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Q&A: How lease accounting is aiding many property managers

With leases now being represented on the balance sheet, these agreements are a priority to the Office of Finance – this critical shift has provided businesses with an opportunity to get a handle on their leases.

London, BBC building. — Image: © Tim Sandle
London, BBC building. — Image: © Tim Sandle

Leases are contracts in which the property owner allows another party to use the property or asset in exchange for some consideration, usually for money or other assets. This is an area that many firms become involved with. What is the importance of lease accounting for businesses? How is the weaking economy playing a role? Robert Michlewicz is the CEO of Visual Lease explains how and why.

Digital Journal: Why is lease accounting more important than ever?

Robert Michlewicz: Most people are stunned to find out that after headcount-related expenses, leases (real estate, fleet, equipment, land and more) are typically the second largest expense for organizations. To further complicate matters, leases are very dynamic agreements; they are often subject to changes that need to be documented, tracked and reported over time to ensure proper, ongoing compliance with the lease accounting standards (ASC 842, GASB 87 and IFRS 16). When you think about it from that perspective, you’d assume that companies are keeping close tabs on their leases.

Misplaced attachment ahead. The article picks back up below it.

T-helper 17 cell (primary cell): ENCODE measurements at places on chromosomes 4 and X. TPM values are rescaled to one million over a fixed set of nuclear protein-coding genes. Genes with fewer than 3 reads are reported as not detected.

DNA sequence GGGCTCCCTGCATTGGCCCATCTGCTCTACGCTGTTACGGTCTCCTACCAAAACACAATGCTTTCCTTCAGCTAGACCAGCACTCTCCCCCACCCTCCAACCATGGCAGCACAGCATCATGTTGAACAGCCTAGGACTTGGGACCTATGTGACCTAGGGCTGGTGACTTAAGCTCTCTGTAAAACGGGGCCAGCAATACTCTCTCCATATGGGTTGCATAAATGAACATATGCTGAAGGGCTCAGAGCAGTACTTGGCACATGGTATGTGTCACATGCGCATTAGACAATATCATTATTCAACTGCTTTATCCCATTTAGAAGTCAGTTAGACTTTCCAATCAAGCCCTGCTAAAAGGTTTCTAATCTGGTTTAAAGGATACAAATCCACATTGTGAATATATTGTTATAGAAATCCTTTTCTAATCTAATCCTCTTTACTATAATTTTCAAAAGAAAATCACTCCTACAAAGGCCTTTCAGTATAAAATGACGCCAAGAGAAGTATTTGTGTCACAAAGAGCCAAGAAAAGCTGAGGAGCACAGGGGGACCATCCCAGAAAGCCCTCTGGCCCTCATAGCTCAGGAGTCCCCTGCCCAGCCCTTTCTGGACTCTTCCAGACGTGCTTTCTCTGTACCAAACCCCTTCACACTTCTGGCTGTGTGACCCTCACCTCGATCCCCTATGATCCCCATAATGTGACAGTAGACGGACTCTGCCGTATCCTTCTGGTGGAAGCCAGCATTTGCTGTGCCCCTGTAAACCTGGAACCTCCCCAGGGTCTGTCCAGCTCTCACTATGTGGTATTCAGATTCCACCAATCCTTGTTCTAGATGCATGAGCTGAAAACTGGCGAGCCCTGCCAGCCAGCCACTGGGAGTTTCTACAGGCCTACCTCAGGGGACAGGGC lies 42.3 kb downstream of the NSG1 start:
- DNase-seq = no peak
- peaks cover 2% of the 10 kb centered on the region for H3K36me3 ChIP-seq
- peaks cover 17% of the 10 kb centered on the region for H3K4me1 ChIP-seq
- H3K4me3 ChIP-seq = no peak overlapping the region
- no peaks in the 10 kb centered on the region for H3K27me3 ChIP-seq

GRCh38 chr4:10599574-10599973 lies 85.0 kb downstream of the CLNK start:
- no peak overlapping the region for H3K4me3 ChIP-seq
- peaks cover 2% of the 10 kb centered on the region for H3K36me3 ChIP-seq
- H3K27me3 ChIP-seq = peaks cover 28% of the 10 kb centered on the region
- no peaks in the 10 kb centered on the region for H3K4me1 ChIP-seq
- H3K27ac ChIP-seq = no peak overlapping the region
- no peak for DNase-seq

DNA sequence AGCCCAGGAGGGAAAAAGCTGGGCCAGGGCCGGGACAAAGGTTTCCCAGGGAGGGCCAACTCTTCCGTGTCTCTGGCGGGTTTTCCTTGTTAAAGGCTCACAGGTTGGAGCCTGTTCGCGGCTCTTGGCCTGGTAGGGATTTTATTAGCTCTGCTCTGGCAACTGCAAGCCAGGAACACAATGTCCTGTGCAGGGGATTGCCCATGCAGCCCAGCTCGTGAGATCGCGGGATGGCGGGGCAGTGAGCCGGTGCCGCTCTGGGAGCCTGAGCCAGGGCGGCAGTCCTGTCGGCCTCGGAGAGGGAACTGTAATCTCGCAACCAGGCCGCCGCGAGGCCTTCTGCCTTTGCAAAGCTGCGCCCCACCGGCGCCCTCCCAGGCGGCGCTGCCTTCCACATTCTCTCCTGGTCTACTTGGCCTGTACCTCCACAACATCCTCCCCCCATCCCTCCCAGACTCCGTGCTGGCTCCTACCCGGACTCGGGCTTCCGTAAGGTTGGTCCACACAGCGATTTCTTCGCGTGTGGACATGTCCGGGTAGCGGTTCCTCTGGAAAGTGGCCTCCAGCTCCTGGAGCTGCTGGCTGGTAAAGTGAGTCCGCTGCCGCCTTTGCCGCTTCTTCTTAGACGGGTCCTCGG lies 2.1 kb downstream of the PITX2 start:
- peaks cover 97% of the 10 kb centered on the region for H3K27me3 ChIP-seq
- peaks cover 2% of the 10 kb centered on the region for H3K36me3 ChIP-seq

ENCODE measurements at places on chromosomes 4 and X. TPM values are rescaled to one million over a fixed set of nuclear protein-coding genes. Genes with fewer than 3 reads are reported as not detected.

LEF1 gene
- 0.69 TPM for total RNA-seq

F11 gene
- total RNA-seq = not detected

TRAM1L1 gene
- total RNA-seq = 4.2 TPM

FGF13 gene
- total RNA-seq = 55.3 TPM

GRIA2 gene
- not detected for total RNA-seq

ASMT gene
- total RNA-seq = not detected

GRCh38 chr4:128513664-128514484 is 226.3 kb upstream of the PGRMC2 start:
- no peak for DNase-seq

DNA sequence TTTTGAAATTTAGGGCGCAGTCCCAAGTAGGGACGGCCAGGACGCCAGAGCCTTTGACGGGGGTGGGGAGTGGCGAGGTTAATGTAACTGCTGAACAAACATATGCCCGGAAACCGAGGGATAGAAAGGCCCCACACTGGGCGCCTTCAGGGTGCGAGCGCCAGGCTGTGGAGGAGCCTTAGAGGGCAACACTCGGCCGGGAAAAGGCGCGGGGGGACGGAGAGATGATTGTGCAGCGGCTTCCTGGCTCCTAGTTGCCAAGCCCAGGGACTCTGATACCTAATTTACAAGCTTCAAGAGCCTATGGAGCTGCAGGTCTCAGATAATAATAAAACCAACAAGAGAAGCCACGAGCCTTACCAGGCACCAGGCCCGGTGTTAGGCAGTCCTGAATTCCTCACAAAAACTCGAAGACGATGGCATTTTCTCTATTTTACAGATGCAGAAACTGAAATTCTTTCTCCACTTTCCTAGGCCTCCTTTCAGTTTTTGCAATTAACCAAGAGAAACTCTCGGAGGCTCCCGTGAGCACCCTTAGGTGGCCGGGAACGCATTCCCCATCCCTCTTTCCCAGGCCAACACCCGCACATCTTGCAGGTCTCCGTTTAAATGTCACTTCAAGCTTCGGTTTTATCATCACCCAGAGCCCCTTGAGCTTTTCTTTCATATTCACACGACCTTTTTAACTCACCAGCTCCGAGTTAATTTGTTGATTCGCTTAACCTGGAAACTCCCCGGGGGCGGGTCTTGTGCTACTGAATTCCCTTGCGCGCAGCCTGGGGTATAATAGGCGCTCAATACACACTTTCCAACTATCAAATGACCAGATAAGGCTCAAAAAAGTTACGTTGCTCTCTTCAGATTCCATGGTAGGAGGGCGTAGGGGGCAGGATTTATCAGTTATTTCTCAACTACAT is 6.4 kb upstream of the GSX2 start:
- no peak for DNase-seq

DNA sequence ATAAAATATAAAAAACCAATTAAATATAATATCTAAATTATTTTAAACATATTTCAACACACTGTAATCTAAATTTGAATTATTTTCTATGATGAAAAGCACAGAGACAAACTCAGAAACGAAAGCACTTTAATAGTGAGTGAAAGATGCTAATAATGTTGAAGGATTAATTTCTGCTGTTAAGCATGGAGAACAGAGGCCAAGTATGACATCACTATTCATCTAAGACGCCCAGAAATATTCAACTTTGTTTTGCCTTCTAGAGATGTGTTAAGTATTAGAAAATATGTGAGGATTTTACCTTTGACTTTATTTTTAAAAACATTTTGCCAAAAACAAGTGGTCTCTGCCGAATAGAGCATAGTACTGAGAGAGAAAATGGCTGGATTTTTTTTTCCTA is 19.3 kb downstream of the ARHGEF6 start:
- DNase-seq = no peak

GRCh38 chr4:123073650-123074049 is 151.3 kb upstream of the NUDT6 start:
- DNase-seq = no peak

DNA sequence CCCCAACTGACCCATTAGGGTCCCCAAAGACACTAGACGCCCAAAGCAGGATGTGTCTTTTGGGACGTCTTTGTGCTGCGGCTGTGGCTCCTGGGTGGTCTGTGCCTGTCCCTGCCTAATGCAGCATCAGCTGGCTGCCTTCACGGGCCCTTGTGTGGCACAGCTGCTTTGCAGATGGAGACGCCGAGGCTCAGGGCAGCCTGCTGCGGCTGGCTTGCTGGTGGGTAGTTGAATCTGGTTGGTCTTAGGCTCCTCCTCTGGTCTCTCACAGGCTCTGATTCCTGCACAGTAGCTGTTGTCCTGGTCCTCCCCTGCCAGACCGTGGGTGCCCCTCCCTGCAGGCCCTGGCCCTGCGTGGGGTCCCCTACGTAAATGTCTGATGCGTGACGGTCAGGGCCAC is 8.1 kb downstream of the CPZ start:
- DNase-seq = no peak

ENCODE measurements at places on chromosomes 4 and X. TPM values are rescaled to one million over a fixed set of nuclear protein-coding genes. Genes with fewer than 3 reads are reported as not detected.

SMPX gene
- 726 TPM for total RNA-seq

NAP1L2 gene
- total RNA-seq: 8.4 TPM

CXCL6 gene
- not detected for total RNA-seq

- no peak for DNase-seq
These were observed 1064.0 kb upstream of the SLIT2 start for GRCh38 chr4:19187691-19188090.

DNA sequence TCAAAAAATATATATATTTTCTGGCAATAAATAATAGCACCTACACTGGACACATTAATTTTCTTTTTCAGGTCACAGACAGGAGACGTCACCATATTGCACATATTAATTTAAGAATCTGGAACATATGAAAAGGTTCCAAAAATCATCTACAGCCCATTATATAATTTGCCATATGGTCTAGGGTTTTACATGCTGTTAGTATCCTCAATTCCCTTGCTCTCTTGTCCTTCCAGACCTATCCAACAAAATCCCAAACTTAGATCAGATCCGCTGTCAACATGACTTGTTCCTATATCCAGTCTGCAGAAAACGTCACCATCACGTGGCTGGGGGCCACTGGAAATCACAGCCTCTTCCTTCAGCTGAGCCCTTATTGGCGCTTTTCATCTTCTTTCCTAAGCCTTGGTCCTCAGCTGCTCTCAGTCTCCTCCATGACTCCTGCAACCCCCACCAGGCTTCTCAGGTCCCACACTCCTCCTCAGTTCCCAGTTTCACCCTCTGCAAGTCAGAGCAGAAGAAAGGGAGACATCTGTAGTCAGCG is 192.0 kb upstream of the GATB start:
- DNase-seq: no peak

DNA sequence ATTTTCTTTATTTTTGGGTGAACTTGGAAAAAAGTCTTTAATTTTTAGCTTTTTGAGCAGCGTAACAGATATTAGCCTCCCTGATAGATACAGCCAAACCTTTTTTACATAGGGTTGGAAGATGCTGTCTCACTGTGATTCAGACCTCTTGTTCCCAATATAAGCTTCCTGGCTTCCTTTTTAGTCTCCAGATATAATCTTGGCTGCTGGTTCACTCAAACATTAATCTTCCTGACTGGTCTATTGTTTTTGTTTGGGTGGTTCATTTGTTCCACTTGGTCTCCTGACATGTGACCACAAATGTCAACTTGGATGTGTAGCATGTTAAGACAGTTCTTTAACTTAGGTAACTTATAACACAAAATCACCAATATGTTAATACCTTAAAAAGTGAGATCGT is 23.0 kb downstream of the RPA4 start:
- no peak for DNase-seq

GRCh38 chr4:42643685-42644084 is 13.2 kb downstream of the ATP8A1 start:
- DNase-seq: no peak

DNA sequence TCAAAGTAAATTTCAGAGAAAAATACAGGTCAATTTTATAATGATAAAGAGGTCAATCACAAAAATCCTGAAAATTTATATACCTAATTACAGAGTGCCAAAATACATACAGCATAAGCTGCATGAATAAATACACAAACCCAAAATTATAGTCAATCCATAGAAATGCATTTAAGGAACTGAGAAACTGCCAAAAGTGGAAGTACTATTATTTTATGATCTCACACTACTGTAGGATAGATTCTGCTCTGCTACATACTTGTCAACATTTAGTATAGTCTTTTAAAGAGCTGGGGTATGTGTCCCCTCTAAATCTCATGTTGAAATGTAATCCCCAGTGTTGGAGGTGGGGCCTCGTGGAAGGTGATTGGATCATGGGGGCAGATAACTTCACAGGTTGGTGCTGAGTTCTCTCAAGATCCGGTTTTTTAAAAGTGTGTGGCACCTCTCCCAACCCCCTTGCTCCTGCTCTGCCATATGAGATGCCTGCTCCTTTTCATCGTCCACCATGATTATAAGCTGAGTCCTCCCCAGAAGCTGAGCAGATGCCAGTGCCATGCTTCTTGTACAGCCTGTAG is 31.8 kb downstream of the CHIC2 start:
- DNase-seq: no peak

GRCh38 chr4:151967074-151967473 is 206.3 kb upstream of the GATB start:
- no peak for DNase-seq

However, before the introduction of the new lease accounting standards, public and private companies, as well as government entities, tended to neglect their lease agreements. Many assumed that after the negotiation process was complete and they had agreed to the terms within, their work was done – but that’s a highly consequential mistake that lends itself to poor lease administration practices, which could translate into material adverse effects to an entity’s financial status.

With leases now being represented on the balance sheet, these agreements are a priority to the Office of Finance – this critical shift has provided businesses with an opportunity to get a handle on their leases. In fact, when prioritized and properly managed, an organization’s lease portfolio has the ability to not only reduce substantial risk, but also, introduce real business benefits, including cost savings opportunities, stronger internal controls, access to capital via more transparent valuation criteria, easier audit prep and the ability to make more strategic operational decisions in the future.

DJ: How does Visual Lease help organizations when it comes to lease accounting?

Michlewicz: We provide software and services that companies of all industries and sizes need to properly manage, track and report on their leases. We accomplish this by aligning our clients’ portfolios to their internal controls, thus empowering them to effectively monitor and account for critical lease data over time, which is essential for sustained lease accounting compliance and to access the many business benefits I just mentioned.

By merging our market-leading lease administration and lease accounting capabilities, we uniquely offer organizations the ability to optimize their lease portfolios. When optimized, lease portfolios are integrated with their operational and financial systems to access key data, providing the ability to make more informed, strategic decisions about future investments.

DJ: You recently joined Visual Lease as CEO, what is your vision for the future of the company?

Michlewicz: When I think about the future, I see Visual Lease continuing to help companies leverage their lease portfolio as a strategic asset – not just an expense.